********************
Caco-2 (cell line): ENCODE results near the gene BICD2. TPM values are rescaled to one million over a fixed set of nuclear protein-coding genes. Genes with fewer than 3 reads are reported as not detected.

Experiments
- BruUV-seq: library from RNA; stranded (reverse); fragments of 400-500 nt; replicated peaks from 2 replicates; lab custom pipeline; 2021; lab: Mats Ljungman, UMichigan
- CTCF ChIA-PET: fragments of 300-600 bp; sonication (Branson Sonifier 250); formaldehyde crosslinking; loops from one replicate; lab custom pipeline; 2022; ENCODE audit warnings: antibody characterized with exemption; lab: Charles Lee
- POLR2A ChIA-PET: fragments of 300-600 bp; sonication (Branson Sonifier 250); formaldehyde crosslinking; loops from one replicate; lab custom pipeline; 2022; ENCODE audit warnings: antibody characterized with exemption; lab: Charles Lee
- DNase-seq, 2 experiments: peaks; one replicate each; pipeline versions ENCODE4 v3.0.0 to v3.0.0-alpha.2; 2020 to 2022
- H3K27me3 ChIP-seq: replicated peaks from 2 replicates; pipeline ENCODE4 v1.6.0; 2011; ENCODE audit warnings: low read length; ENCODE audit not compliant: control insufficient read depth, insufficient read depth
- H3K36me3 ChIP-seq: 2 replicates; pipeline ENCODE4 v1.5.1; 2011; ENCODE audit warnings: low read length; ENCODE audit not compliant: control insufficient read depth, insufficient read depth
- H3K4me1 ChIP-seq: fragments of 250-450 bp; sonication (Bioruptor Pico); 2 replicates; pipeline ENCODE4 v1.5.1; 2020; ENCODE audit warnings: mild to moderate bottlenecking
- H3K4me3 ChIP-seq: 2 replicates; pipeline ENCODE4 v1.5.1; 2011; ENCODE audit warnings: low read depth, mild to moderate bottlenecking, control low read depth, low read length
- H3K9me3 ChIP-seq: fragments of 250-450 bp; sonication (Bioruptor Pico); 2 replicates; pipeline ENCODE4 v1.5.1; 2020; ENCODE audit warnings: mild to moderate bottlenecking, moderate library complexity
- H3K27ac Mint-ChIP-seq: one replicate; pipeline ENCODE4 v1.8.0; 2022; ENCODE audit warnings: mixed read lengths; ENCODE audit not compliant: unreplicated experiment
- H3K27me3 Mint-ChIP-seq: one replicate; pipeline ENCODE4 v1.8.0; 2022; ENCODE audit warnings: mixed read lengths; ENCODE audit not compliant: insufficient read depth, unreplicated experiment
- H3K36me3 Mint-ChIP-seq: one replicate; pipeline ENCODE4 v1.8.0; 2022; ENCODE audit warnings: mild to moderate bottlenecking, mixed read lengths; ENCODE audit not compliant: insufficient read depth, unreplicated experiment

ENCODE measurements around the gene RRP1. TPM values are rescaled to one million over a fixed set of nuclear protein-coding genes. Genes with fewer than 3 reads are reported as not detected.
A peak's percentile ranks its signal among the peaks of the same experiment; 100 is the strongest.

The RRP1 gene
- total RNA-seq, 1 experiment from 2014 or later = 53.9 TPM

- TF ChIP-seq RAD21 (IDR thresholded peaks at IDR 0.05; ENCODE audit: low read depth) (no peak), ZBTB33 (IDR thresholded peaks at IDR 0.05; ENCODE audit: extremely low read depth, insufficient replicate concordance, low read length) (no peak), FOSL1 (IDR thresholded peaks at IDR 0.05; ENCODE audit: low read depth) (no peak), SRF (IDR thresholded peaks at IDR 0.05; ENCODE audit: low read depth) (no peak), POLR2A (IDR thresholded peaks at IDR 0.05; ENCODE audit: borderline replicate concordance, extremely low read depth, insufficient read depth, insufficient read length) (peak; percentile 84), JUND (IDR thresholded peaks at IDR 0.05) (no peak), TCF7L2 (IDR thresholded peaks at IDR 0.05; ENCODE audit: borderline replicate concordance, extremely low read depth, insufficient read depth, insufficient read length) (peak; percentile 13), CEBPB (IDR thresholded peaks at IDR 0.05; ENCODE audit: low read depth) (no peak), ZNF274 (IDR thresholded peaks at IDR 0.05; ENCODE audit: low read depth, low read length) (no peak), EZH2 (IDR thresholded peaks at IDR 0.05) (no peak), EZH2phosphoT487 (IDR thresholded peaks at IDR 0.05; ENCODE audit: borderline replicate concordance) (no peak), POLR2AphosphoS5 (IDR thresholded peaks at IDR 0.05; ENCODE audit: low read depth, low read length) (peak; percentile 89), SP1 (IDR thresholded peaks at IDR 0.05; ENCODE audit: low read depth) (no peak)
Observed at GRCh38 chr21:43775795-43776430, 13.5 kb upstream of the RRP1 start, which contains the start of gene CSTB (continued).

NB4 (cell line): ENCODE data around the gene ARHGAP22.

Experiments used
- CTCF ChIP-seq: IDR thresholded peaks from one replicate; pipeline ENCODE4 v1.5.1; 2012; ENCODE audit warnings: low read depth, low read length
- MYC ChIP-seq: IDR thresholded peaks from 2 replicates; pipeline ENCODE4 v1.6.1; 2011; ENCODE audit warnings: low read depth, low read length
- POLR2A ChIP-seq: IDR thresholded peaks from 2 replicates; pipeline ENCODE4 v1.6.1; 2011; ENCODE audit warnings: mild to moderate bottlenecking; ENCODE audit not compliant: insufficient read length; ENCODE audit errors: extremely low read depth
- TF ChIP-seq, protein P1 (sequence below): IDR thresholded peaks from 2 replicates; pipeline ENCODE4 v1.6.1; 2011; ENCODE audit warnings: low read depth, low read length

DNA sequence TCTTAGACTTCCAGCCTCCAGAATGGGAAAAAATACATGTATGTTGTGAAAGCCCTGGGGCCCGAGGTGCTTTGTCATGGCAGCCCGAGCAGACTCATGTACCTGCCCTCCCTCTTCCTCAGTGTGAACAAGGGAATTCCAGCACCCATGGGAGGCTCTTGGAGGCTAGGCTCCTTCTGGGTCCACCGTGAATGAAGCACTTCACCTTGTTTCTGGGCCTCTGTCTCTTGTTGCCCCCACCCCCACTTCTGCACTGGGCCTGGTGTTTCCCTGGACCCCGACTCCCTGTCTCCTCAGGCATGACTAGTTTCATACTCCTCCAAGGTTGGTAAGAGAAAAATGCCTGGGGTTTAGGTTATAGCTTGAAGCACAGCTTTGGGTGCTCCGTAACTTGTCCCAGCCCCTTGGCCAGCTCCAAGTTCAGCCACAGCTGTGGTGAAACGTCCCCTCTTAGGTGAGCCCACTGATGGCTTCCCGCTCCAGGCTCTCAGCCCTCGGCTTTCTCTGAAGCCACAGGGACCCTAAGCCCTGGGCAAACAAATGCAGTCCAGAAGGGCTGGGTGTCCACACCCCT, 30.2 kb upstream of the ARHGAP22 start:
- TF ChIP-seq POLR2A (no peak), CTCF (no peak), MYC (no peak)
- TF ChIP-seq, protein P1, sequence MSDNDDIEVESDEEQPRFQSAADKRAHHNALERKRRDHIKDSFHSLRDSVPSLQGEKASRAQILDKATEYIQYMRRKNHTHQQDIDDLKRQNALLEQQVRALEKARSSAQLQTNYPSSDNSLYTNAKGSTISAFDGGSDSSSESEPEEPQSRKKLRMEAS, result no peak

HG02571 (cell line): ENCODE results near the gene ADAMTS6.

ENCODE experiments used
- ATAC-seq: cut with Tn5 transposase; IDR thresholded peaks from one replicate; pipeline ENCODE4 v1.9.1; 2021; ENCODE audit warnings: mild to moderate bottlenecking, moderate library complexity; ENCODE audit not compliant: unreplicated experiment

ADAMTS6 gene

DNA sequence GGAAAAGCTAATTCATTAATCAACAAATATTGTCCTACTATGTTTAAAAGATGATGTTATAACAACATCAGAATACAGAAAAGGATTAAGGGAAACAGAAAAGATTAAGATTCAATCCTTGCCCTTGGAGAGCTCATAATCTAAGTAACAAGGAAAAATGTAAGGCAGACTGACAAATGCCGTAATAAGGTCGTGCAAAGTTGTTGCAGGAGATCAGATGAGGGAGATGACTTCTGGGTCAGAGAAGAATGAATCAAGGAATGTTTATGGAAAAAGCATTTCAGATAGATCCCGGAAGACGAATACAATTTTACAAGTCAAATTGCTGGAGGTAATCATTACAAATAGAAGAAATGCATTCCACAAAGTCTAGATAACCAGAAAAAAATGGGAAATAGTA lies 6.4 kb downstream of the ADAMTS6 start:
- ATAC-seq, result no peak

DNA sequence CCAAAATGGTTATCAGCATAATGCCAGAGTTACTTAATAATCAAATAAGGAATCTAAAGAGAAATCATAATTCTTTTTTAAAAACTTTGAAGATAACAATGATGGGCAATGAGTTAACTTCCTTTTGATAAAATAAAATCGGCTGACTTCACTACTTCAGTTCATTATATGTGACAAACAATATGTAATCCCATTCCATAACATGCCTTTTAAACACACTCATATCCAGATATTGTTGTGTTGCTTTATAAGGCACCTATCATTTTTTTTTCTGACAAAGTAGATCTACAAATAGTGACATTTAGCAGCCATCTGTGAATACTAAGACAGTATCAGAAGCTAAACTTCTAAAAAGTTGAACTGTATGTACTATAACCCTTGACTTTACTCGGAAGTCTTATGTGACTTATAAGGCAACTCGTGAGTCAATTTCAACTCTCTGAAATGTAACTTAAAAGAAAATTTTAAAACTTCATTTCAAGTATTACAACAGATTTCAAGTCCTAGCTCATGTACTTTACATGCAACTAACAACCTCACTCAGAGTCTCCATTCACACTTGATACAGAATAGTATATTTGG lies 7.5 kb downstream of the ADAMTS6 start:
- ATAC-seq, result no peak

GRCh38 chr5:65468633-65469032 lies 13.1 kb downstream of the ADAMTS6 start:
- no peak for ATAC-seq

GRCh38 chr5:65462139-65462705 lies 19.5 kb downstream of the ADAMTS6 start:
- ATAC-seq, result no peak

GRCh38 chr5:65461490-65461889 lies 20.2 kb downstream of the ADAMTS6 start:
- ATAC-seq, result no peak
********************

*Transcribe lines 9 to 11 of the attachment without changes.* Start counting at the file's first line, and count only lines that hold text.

- H3K4me1 ChIP-seq: fragments of 250-450 bp; sonication (Bioruptor Pico); 2 replicates; pipeline ENCODE4 v1.5.1; 2020; ENCODE audit warnings: mild to moderate bottlenecking
- H3K4me3 ChIP-seq: 2 replicates; pipeline ENCODE4 v1.5.1; 2011; ENCODE audit warnings: low read depth, mild to moderate bottlenecking, control low read depth, low read length
- H3K9me3 ChIP-seq: fragments of 250-450 bp; sonication (Bioruptor Pico); 2 replicates; pipeline ENCODE4 v1.5.1; 2020; ENCODE audit warnings: mild to moderate bottlenecking, moderate library complexity